The Florida fiasco revisited. WGBH-TV (Channel 2) will air Danny Schechter's documentary on the fiasco in Florida, Counting on Democracy, tonight from 10 to 11. Schechter, well-known in Boston from his days as the "News Dissector" on the old WBCN Radio, wrote about his efforts to get PBS to run Counting on Democracy a couple of weeks ago in the Boston Phoenix. Although he's had no luck with the network, at least Boston's public television outlet has agreed to show it, and in prime time no less.
Counting on Democracy convincingly demonstrates that the presidential election in Florida ended in a virtual tie only because a massive and corrupt disenfranchisement of African-American voters cost Al Gore a decisive victory over George W. Bush. You can learn more about Counting on Democracy by clicking here; choose "Watch a Scene," and you'll be able to see a clip that, among other things, features an interview with yours truly. I was included because of a piece I wrote on African-American disenfranchisement after the US Supreme Court had declared Bush the president-elect.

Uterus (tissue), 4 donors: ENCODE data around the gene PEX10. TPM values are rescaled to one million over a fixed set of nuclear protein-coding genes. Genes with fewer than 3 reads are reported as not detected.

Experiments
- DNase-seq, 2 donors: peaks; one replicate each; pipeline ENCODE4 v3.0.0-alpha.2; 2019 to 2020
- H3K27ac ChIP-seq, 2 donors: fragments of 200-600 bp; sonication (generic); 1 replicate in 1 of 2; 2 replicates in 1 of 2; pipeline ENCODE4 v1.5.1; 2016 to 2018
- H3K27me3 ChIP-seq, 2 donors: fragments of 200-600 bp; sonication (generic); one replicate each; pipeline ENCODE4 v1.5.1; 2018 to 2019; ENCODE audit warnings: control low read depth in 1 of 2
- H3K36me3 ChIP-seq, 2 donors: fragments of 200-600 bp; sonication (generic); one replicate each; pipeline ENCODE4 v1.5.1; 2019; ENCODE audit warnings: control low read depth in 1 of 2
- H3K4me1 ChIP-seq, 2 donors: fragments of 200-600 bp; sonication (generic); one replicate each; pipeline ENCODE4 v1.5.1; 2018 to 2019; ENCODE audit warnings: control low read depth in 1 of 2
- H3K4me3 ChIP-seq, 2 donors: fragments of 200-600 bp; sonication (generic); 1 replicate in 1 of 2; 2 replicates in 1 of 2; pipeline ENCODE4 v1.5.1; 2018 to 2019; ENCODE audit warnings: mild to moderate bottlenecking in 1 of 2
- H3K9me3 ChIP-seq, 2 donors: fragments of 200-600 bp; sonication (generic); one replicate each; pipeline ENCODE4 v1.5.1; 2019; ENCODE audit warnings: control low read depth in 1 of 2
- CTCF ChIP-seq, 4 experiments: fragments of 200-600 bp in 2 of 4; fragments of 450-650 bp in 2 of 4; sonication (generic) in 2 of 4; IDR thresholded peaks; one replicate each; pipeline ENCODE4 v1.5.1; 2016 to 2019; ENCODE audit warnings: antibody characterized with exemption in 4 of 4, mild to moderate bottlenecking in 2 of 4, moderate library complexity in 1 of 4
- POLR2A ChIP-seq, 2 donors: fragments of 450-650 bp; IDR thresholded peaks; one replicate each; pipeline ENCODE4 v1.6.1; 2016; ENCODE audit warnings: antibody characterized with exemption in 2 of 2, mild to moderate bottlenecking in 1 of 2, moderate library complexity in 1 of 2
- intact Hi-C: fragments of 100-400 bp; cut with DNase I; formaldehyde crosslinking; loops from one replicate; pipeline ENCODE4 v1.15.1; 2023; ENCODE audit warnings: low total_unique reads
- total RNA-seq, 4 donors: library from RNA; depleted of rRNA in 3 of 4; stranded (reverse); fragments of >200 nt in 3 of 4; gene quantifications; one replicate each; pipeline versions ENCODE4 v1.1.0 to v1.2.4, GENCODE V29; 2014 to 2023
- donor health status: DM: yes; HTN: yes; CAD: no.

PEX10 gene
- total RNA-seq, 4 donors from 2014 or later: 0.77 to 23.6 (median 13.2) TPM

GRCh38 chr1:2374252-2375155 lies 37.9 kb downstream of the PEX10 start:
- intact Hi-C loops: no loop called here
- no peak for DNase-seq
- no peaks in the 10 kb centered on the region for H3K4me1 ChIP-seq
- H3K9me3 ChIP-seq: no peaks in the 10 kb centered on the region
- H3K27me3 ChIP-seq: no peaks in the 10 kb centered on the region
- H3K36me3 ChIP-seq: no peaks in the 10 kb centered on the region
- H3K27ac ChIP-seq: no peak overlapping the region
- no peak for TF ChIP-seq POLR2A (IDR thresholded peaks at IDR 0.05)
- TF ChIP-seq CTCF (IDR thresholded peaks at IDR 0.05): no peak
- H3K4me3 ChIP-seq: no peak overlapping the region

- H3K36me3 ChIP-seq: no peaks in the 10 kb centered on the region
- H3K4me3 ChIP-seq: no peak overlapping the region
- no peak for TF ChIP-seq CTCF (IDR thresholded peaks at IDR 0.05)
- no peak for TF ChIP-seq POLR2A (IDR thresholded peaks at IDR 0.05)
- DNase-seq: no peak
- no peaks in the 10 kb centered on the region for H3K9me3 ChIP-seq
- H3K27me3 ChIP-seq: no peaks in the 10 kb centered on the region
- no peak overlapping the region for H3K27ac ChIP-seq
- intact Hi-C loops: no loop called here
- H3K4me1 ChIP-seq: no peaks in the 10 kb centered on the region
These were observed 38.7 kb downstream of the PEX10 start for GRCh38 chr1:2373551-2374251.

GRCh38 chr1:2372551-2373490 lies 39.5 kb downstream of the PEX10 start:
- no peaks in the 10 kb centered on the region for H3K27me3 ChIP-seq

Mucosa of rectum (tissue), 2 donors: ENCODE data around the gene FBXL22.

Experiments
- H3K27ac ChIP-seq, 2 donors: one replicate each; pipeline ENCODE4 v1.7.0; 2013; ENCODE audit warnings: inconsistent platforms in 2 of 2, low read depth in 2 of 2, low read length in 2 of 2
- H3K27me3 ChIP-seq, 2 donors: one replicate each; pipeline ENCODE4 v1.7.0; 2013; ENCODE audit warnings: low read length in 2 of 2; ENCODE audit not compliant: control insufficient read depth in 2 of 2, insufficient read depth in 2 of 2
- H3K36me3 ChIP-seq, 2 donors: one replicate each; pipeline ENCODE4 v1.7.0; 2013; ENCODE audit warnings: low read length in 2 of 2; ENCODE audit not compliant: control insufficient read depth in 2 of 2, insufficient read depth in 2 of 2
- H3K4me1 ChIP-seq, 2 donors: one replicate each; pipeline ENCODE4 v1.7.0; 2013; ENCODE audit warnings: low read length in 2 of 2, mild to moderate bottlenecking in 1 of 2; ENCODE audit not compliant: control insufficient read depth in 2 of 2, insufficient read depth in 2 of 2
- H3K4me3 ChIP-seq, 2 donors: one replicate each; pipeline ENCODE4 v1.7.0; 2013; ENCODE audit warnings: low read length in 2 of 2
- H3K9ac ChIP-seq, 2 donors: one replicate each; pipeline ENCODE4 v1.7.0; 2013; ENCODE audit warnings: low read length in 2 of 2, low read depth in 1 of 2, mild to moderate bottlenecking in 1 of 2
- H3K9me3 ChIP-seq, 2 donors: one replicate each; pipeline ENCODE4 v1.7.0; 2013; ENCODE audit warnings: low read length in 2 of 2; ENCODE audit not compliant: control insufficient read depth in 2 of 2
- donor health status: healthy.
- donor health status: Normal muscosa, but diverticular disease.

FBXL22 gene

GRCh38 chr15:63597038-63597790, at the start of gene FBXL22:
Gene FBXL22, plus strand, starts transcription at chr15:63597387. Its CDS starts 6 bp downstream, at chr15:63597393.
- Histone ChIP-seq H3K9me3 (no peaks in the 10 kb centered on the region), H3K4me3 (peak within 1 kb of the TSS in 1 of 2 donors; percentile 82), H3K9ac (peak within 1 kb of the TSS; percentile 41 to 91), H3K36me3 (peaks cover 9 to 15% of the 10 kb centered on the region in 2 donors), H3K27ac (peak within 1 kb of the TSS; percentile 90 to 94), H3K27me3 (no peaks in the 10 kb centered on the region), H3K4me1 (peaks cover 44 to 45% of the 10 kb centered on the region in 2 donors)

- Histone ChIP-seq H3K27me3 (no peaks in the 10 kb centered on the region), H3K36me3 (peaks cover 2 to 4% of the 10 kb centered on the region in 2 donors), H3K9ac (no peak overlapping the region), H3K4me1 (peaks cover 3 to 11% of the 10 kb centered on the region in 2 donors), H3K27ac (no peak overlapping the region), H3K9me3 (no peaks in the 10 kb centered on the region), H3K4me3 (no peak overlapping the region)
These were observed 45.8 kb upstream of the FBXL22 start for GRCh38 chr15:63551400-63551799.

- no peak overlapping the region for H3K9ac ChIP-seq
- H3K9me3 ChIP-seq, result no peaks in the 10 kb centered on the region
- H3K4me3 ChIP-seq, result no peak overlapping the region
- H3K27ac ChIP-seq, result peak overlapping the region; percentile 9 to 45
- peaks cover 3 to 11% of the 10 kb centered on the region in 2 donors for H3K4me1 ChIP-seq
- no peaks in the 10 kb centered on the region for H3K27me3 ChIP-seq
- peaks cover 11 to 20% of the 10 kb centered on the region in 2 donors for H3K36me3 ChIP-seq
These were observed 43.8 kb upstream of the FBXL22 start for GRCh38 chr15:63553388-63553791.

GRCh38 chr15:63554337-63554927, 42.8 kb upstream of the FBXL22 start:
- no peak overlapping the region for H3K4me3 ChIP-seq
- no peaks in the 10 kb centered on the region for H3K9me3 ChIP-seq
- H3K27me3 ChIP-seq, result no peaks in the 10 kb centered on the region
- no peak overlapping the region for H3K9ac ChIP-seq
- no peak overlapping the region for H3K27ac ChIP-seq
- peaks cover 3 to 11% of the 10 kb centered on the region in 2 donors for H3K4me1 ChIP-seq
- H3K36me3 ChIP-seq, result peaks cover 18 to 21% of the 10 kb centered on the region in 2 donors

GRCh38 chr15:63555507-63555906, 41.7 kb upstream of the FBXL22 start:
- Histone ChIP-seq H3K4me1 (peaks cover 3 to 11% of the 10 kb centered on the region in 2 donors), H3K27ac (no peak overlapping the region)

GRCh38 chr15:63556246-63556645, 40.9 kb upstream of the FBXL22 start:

Two years after Bush was made president despite losing the popular election by a half-million votes and despite the dubious outcome in Florida, this misfiring of democracy remains an open wound. Josh Marshall today points to an excellent commentary by the New Yorker's Hendrik Hertzberg on Bush's bizarre "victory," and on Gore's subsequent silence -- a refusal to "accept ... the responsibility that his popular-vote victory had laid upon him."
Being denied a Gore presidency isn't worth one shed tear or one lost moment's sleep. What happened to our electoral system two years ago, though, remains something to ponder and even mourn.